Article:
The following day we set out more purposefully, and visited the Vertical Runway, better known as the Lao Arc d'Triomphe - the first name is because it was built in 1962 using cement donated by the US army for a new airfield. I like this attitude - the foreign imperialists give you cement to build an airfield so they can use your country as a base to prosecute their impending war in Vietnam, and you decide "nah, fuck it ... let's build an Arc d'Triomphe instead". The world needs more countries like this. We also visited the only temple in Vientiane which wasn't destroyed by the Thai in their last invasion during the late 19th century - Wat Sisaket, with 6,400 buddha images and many more partial, frolittle-finger to much larger than life-sized. This is the fist functioning temple we'd visited since Quanzhou in China, when we stumbled upon one by accident, and it was markedly different in both design and atmosphere from the Angkor ruins throughout Cambodia. The last of the Things To Do on our makeshift sightseeing walk was the Lao National Museum, an extremely interesting place indeed. It's a museum of two halves - the bottom floor, dealing with ancient history - fossils, stone and bronze and ceramics, really old stuff - has all been curated here with money and expertise from the University of Uppsala, Sweden, and as a consequence it's of a very high quality, the pieces are well restored and cared for, and all the english is perfect, informative and simpl. Upstairs deals with Laos' more recent history, and primarily with the ongoing wars with the Thai, the French occupation, the Silent War (ssh - we're not bombing Laos, really we aren't) prosecuted by the USA in parallel to Vietnam and Cambodia, and the resultant communist revolutionary war, insurgency and counter-insurgency. The captions are vintage commie propaganda: a rack of rifles is labeled: "Arms used by the American Imperialists to murder Lao people". The museum also includes everything ver owned by Comrade Kayson Phomvihane, the founder of the Pathet Lao who, er, liberated the Lao people from their despotic monarchy and its capitalist running dogs. It's got his desk and chairs, the pen he used to write letters with, a bamboo bowl and spoons he used to eat his soup, a briefcase, sidearm, a pair of sandals he wore in the jungle, his hat, everything. It's even got the chest expander (two handles with a strong spring which you stretch apart to build up your chest muscles) he used to make himself strong enough to prosecute the revolution. One interesting part of this museum is the sheer amount of revolutionary source material they have - there appear to be plenty of documents and photos and bits and pieces which have survived intact; it's an unusually clear look at the people and artifacts of a communist insurgency. Bizarrely reminiscent of the mugshots at Tuol Sleng, there is also a wall with portraits of Laos' Revolutionary Heroes - everyone from old toothless women (wearing military medals), hardened jungle fighters (wearing medals), young teend (wearing medals), generals and police (wearing medals) and young, frightened-looking women (wearing medals, but who look like they'd rather be cooking dinner for their husbands than fighting a war). Like Tuol Sleng, there aren't any smiles or any looks of triumph- mostly it's exhaustion, fear, confusion, pain, sadness. But these were the winners.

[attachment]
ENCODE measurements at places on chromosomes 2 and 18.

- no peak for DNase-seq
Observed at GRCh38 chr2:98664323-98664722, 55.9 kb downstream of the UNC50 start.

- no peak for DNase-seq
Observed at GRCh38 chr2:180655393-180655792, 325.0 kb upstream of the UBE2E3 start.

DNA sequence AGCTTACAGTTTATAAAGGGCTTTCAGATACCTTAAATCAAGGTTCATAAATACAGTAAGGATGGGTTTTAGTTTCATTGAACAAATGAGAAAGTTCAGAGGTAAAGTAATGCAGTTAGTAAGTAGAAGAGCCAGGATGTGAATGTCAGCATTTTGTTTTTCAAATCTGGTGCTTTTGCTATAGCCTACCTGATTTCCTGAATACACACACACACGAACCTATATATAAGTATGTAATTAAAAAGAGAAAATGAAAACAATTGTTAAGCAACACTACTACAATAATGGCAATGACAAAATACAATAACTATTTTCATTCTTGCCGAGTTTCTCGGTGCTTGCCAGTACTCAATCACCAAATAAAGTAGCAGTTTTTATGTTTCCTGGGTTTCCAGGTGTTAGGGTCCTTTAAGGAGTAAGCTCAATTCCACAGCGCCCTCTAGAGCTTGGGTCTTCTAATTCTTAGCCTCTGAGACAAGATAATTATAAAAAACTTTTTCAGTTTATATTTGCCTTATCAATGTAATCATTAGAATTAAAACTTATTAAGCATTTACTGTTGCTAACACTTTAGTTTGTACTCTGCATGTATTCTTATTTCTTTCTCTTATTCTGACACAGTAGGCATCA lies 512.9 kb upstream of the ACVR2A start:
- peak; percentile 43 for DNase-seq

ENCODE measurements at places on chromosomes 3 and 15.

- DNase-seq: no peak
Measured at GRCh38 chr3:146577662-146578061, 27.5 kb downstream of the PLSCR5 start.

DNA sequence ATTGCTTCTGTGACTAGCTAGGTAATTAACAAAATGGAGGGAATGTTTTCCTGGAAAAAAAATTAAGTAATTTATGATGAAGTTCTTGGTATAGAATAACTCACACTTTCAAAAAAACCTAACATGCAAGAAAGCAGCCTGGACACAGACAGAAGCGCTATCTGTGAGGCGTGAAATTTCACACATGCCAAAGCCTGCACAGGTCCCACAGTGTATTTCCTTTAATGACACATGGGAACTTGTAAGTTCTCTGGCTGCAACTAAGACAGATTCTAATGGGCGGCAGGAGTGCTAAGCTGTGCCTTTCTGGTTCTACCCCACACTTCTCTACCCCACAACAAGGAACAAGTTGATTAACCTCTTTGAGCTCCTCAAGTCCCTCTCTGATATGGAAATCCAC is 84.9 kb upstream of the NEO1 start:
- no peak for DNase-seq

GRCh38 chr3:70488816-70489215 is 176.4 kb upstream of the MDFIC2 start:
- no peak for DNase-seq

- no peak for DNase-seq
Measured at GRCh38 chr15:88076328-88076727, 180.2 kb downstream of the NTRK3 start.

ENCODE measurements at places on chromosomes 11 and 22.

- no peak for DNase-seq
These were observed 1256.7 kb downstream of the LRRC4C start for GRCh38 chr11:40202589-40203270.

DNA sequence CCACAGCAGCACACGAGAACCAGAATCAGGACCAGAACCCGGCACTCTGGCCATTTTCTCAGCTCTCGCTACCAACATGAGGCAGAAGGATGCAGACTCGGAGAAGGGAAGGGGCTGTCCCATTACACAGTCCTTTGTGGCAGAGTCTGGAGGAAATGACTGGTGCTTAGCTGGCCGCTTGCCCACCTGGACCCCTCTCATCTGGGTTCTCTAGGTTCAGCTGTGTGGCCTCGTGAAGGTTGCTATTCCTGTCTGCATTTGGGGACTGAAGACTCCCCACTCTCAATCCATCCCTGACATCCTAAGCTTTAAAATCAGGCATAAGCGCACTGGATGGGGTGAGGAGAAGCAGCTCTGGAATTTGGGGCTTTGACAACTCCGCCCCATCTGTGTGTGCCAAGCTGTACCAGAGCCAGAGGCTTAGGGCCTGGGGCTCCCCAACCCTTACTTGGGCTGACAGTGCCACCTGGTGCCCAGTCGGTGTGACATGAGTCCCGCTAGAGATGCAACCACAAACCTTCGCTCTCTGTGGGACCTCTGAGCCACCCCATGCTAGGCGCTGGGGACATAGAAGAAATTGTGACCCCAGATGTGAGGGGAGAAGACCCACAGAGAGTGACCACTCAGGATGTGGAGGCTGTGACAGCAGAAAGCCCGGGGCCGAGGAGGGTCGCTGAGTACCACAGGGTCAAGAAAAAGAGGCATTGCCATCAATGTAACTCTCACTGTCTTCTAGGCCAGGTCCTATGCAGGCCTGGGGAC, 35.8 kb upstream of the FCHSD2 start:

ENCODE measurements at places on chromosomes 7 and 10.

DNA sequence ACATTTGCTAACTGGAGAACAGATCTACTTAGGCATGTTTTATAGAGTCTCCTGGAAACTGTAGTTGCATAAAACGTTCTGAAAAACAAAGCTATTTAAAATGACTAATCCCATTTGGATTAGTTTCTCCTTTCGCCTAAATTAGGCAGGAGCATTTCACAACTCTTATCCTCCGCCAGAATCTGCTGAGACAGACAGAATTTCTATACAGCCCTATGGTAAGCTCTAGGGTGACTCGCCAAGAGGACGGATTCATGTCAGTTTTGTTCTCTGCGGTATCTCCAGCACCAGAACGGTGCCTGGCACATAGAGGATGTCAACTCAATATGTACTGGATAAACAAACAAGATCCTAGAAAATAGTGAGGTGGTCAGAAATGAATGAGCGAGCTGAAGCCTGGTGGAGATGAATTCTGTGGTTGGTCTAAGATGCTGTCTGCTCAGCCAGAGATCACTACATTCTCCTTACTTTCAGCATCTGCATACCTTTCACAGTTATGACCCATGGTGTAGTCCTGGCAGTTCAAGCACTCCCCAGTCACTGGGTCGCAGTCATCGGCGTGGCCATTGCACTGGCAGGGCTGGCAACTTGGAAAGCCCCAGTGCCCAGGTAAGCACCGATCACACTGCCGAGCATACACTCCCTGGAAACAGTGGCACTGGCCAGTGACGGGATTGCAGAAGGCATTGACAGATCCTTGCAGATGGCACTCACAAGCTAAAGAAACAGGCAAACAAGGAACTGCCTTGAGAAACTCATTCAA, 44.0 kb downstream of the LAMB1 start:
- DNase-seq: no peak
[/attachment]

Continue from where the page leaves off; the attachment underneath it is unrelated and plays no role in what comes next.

The next day we got a local bus to Vang Vieng, a quiet river town and haven for lazy backpackers who've had enough of the big city life, or even of the relative bustle of Thailand and Cambodia. The local bus is $2 - the tourist bus is $5 and runs about the same time - for 2.5 times the price you get aircon which doesn't really work and you get dropped off at a guest house you don't really want to go to. Vang Vieng is a town which exists for tourism - it's set on two channels of a river (separated by a reasonable-sized island) and to the west are jagged karst peaks, the same in principle as at Ha Long bay. The river is currently in flood, which makes the usual pastimes in this area - floating down the river on an innertube while people pull you into their floating bars with bamboo poles so you can have a beer or smoke a joint or have an opium shake, and doing more or less the same thing but on a kayak - a little bit tricky. The river's very fast and apparently they get stoned backpackers drowning every now and again, mostly through their own stupidity. There are also caves and mountains to climb and such like - we'll probably go and do some of this tomorrow or this evening, but probably won't stay here long. I wanted to watch NZ vs Brazil at football - arguably the best and the worst team in the world - but nowhere was showing it. Turns out NZ only lost 4-0, which either means Brazil were going easy on them, or aren't going to win the world cup. We shall see.